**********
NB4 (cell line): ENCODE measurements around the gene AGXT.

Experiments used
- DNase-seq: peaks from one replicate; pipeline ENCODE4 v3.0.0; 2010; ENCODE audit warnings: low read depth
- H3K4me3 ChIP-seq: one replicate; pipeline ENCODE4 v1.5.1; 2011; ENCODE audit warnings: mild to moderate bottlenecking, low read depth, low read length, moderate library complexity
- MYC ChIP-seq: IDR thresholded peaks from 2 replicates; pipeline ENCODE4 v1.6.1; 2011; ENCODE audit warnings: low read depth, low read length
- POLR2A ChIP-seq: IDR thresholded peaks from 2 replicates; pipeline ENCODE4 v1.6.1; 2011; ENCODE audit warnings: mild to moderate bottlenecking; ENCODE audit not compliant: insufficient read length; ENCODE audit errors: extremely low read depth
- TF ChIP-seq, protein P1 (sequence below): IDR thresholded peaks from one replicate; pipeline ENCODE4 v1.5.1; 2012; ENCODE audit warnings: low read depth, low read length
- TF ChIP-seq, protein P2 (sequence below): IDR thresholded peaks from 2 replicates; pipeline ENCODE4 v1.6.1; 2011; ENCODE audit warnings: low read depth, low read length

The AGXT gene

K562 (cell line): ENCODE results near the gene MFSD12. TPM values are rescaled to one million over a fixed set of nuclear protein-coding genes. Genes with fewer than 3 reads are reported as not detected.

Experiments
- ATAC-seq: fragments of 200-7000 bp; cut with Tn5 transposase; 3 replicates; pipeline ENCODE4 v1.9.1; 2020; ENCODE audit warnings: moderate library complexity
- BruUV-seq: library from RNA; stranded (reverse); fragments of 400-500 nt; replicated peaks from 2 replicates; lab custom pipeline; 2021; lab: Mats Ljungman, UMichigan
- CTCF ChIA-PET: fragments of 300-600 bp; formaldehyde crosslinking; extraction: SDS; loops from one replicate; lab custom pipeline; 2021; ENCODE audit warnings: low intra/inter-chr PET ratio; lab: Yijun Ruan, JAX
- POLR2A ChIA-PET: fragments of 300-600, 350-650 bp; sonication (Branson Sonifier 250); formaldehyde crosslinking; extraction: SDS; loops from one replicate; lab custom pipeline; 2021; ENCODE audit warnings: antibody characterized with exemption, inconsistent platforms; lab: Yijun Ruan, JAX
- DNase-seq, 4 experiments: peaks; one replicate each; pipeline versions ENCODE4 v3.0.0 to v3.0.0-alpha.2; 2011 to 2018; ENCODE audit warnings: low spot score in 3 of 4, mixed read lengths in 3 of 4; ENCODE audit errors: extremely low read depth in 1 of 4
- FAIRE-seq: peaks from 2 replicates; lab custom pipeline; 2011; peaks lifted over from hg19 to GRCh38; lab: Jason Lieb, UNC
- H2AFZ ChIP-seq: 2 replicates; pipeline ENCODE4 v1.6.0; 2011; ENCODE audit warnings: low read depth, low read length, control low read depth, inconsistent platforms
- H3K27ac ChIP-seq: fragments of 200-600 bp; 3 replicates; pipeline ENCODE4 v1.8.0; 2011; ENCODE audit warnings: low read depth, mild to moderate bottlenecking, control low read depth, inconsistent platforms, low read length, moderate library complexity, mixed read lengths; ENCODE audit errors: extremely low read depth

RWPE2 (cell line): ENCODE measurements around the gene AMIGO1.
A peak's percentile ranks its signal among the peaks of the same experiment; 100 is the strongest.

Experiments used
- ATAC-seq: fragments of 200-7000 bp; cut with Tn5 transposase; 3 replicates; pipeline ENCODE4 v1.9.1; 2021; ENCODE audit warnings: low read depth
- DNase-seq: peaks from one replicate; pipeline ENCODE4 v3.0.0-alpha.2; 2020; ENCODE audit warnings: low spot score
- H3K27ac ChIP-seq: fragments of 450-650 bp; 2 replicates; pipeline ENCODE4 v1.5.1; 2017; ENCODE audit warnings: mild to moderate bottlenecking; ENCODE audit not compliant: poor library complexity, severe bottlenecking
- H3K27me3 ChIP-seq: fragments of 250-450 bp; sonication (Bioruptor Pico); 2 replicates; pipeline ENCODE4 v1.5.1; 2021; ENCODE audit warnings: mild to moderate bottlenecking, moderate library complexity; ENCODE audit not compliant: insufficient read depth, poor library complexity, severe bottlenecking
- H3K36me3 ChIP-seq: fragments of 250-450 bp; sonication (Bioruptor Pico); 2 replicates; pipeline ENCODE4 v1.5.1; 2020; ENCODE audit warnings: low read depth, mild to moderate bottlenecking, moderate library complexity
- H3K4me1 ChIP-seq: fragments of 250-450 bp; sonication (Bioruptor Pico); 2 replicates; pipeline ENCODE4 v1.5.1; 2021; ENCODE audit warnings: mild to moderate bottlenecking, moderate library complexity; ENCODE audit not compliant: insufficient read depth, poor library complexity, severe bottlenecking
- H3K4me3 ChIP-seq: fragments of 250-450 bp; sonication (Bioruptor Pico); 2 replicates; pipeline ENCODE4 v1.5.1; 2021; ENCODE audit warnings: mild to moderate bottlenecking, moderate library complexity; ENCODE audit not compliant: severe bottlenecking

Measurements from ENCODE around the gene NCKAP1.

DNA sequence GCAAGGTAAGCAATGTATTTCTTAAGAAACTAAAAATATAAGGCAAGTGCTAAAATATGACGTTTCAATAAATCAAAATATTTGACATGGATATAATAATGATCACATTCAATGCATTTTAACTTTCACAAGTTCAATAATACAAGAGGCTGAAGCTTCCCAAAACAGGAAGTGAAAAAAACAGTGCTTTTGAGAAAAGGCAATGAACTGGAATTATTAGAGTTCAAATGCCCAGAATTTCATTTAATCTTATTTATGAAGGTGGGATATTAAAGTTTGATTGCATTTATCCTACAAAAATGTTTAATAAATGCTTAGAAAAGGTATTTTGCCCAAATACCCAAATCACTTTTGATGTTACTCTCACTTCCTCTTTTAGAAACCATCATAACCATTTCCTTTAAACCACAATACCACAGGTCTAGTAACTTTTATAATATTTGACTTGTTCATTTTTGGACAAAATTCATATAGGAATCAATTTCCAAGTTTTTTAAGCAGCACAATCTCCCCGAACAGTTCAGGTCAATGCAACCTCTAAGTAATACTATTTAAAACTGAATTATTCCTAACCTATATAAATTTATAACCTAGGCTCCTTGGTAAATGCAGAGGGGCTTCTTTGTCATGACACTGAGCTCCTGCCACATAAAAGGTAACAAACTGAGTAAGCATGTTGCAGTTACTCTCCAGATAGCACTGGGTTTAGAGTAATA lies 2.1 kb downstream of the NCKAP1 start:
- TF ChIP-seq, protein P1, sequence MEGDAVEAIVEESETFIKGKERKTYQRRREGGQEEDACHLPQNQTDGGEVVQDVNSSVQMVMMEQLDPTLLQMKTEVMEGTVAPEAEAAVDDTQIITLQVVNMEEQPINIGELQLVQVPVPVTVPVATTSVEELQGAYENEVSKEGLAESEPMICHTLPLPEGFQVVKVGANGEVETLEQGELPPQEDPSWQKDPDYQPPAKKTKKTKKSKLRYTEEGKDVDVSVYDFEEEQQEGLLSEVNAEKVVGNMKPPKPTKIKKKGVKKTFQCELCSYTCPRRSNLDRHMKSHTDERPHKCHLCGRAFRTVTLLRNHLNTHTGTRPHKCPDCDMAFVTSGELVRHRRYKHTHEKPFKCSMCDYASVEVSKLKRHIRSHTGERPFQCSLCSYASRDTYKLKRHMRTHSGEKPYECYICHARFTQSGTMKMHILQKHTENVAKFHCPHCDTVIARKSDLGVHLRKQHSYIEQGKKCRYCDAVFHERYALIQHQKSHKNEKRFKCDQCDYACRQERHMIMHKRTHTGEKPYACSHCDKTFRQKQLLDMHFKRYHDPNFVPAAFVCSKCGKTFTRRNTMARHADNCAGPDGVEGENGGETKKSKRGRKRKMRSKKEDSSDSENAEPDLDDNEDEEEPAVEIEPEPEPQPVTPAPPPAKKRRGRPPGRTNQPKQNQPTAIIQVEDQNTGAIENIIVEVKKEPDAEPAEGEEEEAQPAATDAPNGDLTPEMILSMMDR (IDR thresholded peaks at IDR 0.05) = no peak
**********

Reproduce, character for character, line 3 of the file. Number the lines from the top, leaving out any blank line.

- DNase-seq: peaks from one replicate; pipeline ENCODE4 v3.0.0; 2010; ENCODE audit warnings: low read depth